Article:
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Sketch of K-2

Every month one of our in-house experts will be showing you an interesting item they have selected from the Society's heritage archives.

 

THIS MONTH'S SPECIAL OBJECT

THIS MONTH'S GUEST CURATOR

19th Century Illustration of K1 and K2

David McNeill

David McNeill - Guest curator

The collections of the Royal Geographical Society contain many rare and valuable items but one of my favourites is a reproduction of a simple sketch drawn by a surveyor in the middle of the Nineteenth
Century. I found this reproduction in a book while researching the answer to a query some years ago and it explains the origin of one of the most enigmatic geographical names in use today.

The original sketch was drawn by Captain T.G. Montgomerie of the Royal Engineers on the 10th of September 1856, while he working for the Survey of India in Kashmir. He was taking measurements of surrounding mountains from the high altitude survey station at Haramukh, near Srinagar, when a break in the clouds enabled him to catch sight of the Karakoram mountain range, some 250km to the north east. The arakoram had not yet been fully surveyed by the Survey of India so Montgomerie took the opportunity to draw a quick sketch of the distant mountains. To enable identification of the two prominent peaks in the sketch he labelled them "K1" and "K2". Giving labels like this to un-surveyed mountains was common practice at the time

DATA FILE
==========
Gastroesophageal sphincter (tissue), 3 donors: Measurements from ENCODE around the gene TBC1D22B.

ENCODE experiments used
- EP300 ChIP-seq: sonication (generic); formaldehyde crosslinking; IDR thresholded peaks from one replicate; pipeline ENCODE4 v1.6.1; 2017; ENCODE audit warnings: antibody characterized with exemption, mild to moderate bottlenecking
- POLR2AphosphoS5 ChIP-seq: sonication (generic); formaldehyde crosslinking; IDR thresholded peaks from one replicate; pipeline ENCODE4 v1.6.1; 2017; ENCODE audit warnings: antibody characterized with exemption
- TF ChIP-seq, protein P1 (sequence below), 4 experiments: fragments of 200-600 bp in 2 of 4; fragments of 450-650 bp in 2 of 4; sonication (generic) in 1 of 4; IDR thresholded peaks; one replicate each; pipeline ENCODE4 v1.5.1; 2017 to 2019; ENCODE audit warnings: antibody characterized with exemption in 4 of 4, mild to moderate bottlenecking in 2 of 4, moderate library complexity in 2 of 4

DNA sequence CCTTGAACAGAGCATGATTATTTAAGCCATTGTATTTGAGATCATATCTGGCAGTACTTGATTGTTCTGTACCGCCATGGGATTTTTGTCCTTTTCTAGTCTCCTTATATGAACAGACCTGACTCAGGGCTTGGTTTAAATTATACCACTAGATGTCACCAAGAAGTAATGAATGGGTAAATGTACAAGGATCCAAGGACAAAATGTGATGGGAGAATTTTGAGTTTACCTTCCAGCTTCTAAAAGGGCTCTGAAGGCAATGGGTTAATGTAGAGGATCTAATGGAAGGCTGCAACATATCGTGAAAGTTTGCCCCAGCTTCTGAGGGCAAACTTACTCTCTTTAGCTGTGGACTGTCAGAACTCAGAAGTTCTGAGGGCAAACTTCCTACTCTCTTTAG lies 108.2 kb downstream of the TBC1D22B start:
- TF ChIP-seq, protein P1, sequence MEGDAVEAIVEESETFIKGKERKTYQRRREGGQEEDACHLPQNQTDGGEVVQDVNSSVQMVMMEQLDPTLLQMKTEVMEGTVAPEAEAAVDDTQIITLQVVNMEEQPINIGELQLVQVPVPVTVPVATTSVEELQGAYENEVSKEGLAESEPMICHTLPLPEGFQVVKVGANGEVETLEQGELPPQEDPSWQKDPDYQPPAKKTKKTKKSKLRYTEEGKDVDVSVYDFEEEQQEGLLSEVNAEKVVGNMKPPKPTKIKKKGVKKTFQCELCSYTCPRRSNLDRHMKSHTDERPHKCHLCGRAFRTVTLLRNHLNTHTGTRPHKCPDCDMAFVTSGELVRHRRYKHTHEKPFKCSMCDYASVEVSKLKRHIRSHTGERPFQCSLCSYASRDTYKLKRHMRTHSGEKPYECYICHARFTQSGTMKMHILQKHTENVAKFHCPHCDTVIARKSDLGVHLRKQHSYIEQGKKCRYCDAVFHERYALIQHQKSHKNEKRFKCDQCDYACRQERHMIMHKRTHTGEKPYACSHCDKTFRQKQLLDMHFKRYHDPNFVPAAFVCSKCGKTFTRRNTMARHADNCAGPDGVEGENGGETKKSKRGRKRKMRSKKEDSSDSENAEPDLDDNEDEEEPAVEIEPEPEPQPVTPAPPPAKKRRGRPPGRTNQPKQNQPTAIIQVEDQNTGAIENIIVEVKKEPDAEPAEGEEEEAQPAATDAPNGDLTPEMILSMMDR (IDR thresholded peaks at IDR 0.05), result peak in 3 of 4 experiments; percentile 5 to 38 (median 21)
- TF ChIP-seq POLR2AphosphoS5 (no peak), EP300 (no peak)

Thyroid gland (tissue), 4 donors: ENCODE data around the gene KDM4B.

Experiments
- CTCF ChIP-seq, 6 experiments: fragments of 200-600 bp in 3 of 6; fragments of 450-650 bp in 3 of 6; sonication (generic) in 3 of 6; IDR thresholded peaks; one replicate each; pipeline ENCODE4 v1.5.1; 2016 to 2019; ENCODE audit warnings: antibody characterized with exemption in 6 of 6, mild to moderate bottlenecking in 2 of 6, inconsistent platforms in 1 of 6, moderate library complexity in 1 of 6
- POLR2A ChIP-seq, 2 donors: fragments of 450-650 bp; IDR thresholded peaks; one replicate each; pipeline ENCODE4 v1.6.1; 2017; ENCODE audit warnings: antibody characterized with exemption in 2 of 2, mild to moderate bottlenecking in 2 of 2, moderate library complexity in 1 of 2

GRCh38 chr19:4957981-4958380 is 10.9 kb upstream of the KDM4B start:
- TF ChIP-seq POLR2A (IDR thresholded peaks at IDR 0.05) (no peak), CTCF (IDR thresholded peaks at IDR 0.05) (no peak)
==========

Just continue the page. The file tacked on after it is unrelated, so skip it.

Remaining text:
and the labels would normally be replaced with proper names once the peaks had been properly surveyed and maps drawn of the area.

Montgomerie was later placed in charge of the survey of the Karakoram and he instructed his surveyors to continue the "K" labelling for all of the snow-covered peaks in the range. Thirty two peaks were identified in this way and as the survey progressed local names were found for almost all of them, K1 became Masherbrum, K32 became Mamostang Kangri and most of the other mountains were eventually identified. However several of the peaks were so remote that no reliable local names could be found. K7, K12 and K25 all retained their labels on the maps which were produced as a result of the survey, but the most famous "un-named" peak is the one which Montgomerie himself originally labelled K2. Despite appearances in the sketch K2 is almost 1500m higher than K1, it only looks smaller because it is almost 40km further away, and the survey proved that at 8611m it is the second highest mountain in the world.